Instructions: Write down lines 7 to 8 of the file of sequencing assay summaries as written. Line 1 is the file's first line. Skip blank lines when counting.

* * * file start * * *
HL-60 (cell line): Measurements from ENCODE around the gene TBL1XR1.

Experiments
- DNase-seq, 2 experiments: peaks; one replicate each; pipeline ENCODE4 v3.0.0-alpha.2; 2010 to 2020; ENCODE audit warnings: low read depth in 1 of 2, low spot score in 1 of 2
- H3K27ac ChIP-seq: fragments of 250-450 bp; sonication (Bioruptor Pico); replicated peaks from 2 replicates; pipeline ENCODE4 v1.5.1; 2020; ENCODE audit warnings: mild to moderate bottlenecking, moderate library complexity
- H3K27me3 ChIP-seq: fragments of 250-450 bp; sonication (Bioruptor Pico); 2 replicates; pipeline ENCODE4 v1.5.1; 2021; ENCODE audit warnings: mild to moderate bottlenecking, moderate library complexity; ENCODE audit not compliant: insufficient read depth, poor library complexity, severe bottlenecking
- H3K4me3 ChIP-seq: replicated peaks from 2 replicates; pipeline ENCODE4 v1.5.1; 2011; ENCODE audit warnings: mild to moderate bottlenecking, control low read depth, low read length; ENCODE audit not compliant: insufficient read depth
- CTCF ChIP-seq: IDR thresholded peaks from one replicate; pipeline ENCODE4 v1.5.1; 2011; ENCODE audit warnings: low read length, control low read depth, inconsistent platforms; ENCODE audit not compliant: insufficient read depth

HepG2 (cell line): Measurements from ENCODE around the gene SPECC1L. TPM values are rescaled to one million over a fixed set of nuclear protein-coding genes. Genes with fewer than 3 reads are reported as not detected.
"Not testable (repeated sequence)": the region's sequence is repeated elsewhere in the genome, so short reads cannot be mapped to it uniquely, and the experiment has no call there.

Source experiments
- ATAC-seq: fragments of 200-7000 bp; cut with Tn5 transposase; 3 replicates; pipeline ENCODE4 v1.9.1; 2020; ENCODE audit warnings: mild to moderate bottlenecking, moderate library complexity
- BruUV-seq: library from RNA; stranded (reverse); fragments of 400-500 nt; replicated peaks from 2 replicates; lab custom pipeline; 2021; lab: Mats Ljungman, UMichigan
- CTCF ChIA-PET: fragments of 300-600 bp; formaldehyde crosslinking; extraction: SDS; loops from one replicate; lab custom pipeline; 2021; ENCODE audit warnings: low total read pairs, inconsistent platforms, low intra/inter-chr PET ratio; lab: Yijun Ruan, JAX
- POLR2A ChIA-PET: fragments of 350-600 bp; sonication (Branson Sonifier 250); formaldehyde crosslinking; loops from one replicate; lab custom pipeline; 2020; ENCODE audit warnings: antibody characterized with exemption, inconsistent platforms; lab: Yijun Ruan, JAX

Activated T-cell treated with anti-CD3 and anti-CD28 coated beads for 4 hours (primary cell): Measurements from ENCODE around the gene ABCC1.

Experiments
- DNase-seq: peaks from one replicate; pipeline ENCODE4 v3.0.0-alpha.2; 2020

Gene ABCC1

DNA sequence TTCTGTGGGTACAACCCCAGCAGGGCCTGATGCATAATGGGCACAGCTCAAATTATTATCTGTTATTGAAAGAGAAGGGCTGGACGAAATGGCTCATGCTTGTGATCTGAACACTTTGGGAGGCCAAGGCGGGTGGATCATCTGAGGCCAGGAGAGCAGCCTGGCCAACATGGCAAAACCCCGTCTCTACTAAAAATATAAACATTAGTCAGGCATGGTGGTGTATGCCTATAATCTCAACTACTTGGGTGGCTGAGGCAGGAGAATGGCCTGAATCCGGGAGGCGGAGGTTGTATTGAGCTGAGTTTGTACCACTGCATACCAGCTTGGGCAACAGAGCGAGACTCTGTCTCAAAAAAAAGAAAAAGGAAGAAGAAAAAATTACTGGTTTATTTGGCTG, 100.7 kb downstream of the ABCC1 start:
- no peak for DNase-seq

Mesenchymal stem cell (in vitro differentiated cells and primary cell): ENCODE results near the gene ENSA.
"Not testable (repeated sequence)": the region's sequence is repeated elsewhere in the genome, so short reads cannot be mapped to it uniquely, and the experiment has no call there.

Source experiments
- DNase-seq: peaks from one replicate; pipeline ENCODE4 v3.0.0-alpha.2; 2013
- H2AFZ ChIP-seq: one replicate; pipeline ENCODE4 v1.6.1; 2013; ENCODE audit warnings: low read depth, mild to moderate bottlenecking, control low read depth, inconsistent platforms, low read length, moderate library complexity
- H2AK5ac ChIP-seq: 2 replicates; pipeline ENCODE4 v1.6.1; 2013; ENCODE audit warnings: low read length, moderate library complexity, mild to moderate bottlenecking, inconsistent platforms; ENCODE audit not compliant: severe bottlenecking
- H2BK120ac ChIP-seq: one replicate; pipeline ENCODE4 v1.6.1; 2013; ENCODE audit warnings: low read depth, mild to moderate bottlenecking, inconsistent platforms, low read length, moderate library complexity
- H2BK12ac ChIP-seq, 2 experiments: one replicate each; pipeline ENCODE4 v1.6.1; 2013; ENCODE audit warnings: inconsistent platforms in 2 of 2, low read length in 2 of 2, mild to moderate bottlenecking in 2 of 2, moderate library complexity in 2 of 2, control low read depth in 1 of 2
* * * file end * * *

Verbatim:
- CTCF ChIP-seq: IDR thresholded peaks from one replicate; pipeline ENCODE4 v1.5.1; 2011; ENCODE audit warnings: low read length, control low read depth, inconsistent platforms; ENCODE audit not compliant: insufficient read depth

HepG2 (cell line): Measurements from ENCODE around the gene SPECC1L. TPM values are rescaled to one million over a fixed set of nuclear protein-coding genes. Genes with fewer than 3 reads are reported as not detected.